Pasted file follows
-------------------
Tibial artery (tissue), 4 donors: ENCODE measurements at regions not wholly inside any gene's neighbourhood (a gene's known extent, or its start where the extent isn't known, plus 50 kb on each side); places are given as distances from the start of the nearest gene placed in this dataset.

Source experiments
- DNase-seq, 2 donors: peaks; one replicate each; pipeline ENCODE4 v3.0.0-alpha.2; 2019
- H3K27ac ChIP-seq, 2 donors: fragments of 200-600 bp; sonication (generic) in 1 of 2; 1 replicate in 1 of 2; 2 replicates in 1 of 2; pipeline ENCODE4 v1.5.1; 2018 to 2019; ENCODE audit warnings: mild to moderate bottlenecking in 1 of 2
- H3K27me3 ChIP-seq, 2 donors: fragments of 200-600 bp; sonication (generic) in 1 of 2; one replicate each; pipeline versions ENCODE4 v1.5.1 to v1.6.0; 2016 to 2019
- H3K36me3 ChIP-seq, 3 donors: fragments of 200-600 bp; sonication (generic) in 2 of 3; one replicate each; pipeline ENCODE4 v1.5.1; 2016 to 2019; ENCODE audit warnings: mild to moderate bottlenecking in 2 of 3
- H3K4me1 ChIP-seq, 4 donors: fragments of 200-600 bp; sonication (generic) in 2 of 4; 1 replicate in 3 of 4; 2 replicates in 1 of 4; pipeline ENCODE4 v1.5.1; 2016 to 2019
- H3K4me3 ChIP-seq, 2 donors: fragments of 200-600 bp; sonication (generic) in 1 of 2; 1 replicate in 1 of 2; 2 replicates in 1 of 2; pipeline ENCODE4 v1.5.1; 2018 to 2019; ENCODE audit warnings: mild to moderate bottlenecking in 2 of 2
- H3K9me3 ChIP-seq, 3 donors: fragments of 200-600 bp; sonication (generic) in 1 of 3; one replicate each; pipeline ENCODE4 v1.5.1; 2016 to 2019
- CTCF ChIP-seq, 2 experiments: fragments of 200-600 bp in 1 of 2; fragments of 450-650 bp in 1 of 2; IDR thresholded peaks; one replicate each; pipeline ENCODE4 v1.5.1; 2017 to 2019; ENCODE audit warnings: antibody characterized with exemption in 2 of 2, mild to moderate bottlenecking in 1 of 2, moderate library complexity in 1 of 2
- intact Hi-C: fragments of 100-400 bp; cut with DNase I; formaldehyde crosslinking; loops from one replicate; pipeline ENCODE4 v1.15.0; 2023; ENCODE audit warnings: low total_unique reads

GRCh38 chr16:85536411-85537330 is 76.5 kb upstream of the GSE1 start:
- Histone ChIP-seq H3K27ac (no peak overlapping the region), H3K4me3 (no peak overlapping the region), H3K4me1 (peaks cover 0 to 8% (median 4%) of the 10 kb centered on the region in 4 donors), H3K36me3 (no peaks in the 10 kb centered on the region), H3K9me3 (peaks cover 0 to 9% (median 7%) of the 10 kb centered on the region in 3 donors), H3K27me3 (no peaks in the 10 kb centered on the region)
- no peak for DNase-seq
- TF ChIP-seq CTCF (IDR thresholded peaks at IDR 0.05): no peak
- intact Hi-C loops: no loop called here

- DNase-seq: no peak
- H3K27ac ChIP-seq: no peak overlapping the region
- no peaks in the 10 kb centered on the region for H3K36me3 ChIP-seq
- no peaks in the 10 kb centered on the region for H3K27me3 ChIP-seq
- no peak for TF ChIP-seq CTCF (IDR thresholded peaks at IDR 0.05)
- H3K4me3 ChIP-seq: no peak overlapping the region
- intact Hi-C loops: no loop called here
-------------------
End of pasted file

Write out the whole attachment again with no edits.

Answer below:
Tibial artery (tissue), 4 donors: ENCODE measurements at regions not wholly inside any gene's neighbourhood (a gene's known extent, or its start where the extent isn't known, plus 50 kb on each side); places are given as distances from the start of the nearest gene placed in this dataset.

Source experiments
- DNase-seq, 2 donors: peaks; one replicate each; pipeline ENCODE4 v3.0.0-alpha.2; 2019
- H3K27ac ChIP-seq, 2 donors: fragments of 200-600 bp; sonication (generic) in 1 of 2; 1 replicate in 1 of 2; 2 replicates in 1 of 2; pipeline ENCODE4 v1.5.1; 2018 to 2019; ENCODE audit warnings: mild to moderate bottlenecking in 1 of 2
- H3K27me3 ChIP-seq, 2 donors: fragments of 200-600 bp; sonication (generic) in 1 of 2; one replicate each; pipeline versions ENCODE4 v1.5.1 to v1.6.0; 2016 to 2019
- H3K36me3 ChIP-seq, 3 donors: fragments of 200-600 bp; sonication (generic) in 2 of 3; one replicate each; pipeline ENCODE4 v1.5.1; 2016 to 2019; ENCODE audit warnings: mild to moderate bottlenecking in 2 of 3
- H3K4me1 ChIP-seq, 4 donors: fragments of 200-600 bp; sonication (generic) in 2 of 4; 1 replicate in 3 of 4; 2 replicates in 1 of 4; pipeline ENCODE4 v1.5.1; 2016 to 2019
- H3K4me3 ChIP-seq, 2 donors: fragments of 200-600 bp; sonication (generic) in 1 of 2; 1 replicate in 1 of 2; 2 replicates in 1 of 2; pipeline ENCODE4 v1.5.1; 2018 to 2019; ENCODE audit warnings: mild to moderate bottlenecking in 2 of 2
- H3K9me3 ChIP-seq, 3 donors: fragments of 200-600 bp; sonication (generic) in 1 of 3; one replicate each; pipeline ENCODE4 v1.5.1; 2016 to 2019
- CTCF ChIP-seq, 2 experiments: fragments of 200-600 bp in 1 of 2; fragments of 450-650 bp in 1 of 2; IDR thresholded peaks; one replicate each; pipeline ENCODE4 v1.5.1; 2017 to 2019; ENCODE audit warnings: antibody characterized with exemption in 2 of 2, mild to moderate bottlenecking in 1 of 2, moderate library complexity in 1 of 2
- intact Hi-C: fragments of 100-400 bp; cut with DNase I; formaldehyde crosslinking; loops from one replicate; pipeline ENCODE4 v1.15.0; 2023; ENCODE audit warnings: low total_unique reads

GRCh38 chr16:85536411-85537330 is 76.5 kb upstream of the GSE1 start:
- Histone ChIP-seq H3K27ac (no peak overlapping the region), H3K4me3 (no peak overlapping the region), H3K4me1 (peaks cover 0 to 8% (median 4%) of the 10 kb centered on the region in 4 donors), H3K36me3 (no peaks in the 10 kb centered on the region), H3K9me3 (peaks cover 0 to 9% (median 7%) of the 10 kb centered on the region in 3 donors), H3K27me3 (no peaks in the 10 kb centered on the region)
- no peak for DNase-seq
- TF ChIP-seq CTCF (IDR thresholded peaks at IDR 0.05): no peak
- intact Hi-C loops: no loop called here

- DNase-seq: no peak
- H3K27ac ChIP-seq: no peak overlapping the region
- no peaks in the 10 kb centered on the region for H3K36me3 ChIP-seq
- no peaks in the 10 kb centered on the region for H3K27me3 ChIP-seq
- no peak for TF ChIP-seq CTCF (IDR thresholded peaks at IDR 0.05)
- H3K4me3 ChIP-seq: no peak overlapping the region
- intact Hi-C loops: no loop called here